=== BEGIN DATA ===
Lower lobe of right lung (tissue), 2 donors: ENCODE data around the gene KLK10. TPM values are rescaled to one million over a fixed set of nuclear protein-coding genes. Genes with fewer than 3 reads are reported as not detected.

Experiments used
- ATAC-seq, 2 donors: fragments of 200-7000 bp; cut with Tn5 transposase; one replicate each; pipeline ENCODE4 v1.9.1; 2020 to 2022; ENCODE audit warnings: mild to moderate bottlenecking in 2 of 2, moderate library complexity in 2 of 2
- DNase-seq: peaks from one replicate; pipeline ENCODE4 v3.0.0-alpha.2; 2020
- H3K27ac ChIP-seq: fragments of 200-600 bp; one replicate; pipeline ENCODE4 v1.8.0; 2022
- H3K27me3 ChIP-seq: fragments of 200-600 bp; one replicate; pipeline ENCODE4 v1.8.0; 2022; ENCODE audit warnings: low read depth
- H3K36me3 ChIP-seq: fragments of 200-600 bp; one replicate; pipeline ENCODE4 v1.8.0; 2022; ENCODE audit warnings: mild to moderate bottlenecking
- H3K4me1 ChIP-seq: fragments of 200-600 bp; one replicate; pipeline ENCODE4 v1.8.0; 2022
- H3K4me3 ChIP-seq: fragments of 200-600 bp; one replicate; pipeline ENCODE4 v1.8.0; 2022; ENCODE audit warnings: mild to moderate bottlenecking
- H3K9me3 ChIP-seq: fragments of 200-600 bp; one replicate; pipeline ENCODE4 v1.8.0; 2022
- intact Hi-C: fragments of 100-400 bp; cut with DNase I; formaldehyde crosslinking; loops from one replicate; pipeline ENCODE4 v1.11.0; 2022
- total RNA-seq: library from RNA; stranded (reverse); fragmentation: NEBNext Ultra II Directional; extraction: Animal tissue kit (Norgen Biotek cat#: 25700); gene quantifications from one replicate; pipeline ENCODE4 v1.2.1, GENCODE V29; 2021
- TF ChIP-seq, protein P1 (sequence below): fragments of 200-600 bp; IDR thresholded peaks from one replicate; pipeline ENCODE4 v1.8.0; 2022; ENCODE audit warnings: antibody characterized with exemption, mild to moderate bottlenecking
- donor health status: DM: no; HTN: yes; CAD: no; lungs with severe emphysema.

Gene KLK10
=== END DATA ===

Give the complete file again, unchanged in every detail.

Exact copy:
Lower lobe of right lung (tissue), 2 donors: ENCODE data around the gene KLK10. TPM values are rescaled to one million over a fixed set of nuclear protein-coding genes. Genes with fewer than 3 reads are reported as not detected.

Experiments used
- ATAC-seq, 2 donors: fragments of 200-7000 bp; cut with Tn5 transposase; one replicate each; pipeline ENCODE4 v1.9.1; 2020 to 2022; ENCODE audit warnings: mild to moderate bottlenecking in 2 of 2, moderate library complexity in 2 of 2
- DNase-seq: peaks from one replicate; pipeline ENCODE4 v3.0.0-alpha.2; 2020
- H3K27ac ChIP-seq: fragments of 200-600 bp; one replicate; pipeline ENCODE4 v1.8.0; 2022
- H3K27me3 ChIP-seq: fragments of 200-600 bp; one replicate; pipeline ENCODE4 v1.8.0; 2022; ENCODE audit warnings: low read depth
- H3K36me3 ChIP-seq: fragments of 200-600 bp; one replicate; pipeline ENCODE4 v1.8.0; 2022; ENCODE audit warnings: mild to moderate bottlenecking
- H3K4me1 ChIP-seq: fragments of 200-600 bp; one replicate; pipeline ENCODE4 v1.8.0; 2022
- H3K4me3 ChIP-seq: fragments of 200-600 bp; one replicate; pipeline ENCODE4 v1.8.0; 2022; ENCODE audit warnings: mild to moderate bottlenecking
- H3K9me3 ChIP-seq: fragments of 200-600 bp; one replicate; pipeline ENCODE4 v1.8.0; 2022
- intact Hi-C: fragments of 100-400 bp; cut with DNase I; formaldehyde crosslinking; loops from one replicate; pipeline ENCODE4 v1.11.0; 2022
- total RNA-seq: library from RNA; stranded (reverse); fragmentation: NEBNext Ultra II Directional; extraction: Animal tissue kit (Norgen Biotek cat#: 25700); gene quantifications from one replicate; pipeline ENCODE4 v1.2.1, GENCODE V29; 2021
- TF ChIP-seq, protein P1 (sequence below): fragments of 200-600 bp; IDR thresholded peaks from one replicate; pipeline ENCODE4 v1.8.0; 2022; ENCODE audit warnings: antibody characterized with exemption, mild to moderate bottlenecking
- donor health status: DM: no; HTN: yes; CAD: no; lungs with severe emphysema.

Gene KLK10